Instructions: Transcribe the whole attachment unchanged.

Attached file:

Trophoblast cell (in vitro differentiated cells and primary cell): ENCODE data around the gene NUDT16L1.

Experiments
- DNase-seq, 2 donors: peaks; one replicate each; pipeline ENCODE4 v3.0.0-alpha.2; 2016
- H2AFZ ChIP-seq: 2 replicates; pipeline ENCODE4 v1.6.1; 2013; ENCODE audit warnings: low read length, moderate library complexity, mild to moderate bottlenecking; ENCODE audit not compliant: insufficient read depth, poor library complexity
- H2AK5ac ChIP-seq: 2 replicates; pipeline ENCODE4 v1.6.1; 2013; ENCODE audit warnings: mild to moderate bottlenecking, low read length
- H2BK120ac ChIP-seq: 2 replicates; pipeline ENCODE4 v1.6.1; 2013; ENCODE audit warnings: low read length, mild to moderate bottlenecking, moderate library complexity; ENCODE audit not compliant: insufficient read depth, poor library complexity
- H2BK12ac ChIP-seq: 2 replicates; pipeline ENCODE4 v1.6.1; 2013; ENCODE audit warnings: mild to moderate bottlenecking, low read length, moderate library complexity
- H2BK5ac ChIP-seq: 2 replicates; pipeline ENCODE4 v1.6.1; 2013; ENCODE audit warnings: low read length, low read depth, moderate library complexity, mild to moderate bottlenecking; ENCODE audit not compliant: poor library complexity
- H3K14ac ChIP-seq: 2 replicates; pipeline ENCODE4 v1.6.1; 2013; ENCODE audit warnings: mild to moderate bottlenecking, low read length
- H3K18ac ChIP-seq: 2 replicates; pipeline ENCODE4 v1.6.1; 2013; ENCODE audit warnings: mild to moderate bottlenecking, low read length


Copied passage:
Trophoblast cell (in vitro differentiated cells and primary cell): ENCODE data around the gene NUDT16L1.

Experiments
- DNase-seq, 2 donors: peaks; one replicate each; pipeline ENCODE4 v3.0.0-alpha.2; 2016
- H2AFZ ChIP-seq: 2 replicates; pipeline ENCODE4 v1.6.1; 2013; ENCODE audit warnings: low read length, moderate library complexity, mild to moderate bottlenecking; ENCODE audit not compliant: insufficient read depth, poor library complexity
- H2AK5ac ChIP-seq: 2 replicates; pipeline ENCODE4 v1.6.1; 2013; ENCODE audit warnings: mild to moderate bottlenecking, low read length
- H2BK120ac ChIP-seq: 2 replicates; pipeline ENCODE4 v1.6.1; 2013; ENCODE audit warnings: low read length, mild to moderate bottlenecking, moderate library complexity; ENCODE audit not compliant: insufficient read depth, poor library complexity
- H2BK12ac ChIP-seq: 2 replicates; pipeline ENCODE4 v1.6.1; 2013; ENCODE audit warnings: mild to moderate bottlenecking, low read length, moderate library complexity
- H2BK5ac ChIP-seq: 2 replicates; pipeline ENCODE4 v1.6.1; 2013; ENCODE audit warnings: low read length, low read depth, moderate library complexity, mild to moderate bottlenecking; ENCODE audit not compliant: poor library complexity
- H3K14ac ChIP-seq: 2 replicates; pipeline ENCODE4 v1.6.1; 2013; ENCODE audit warnings: mild to moderate bottlenecking, low read length
- H3K18ac ChIP-seq: 2 replicates; pipeline ENCODE4 v1.6.1; 2013; ENCODE audit warnings: mild to moderate bottlenecking, low read length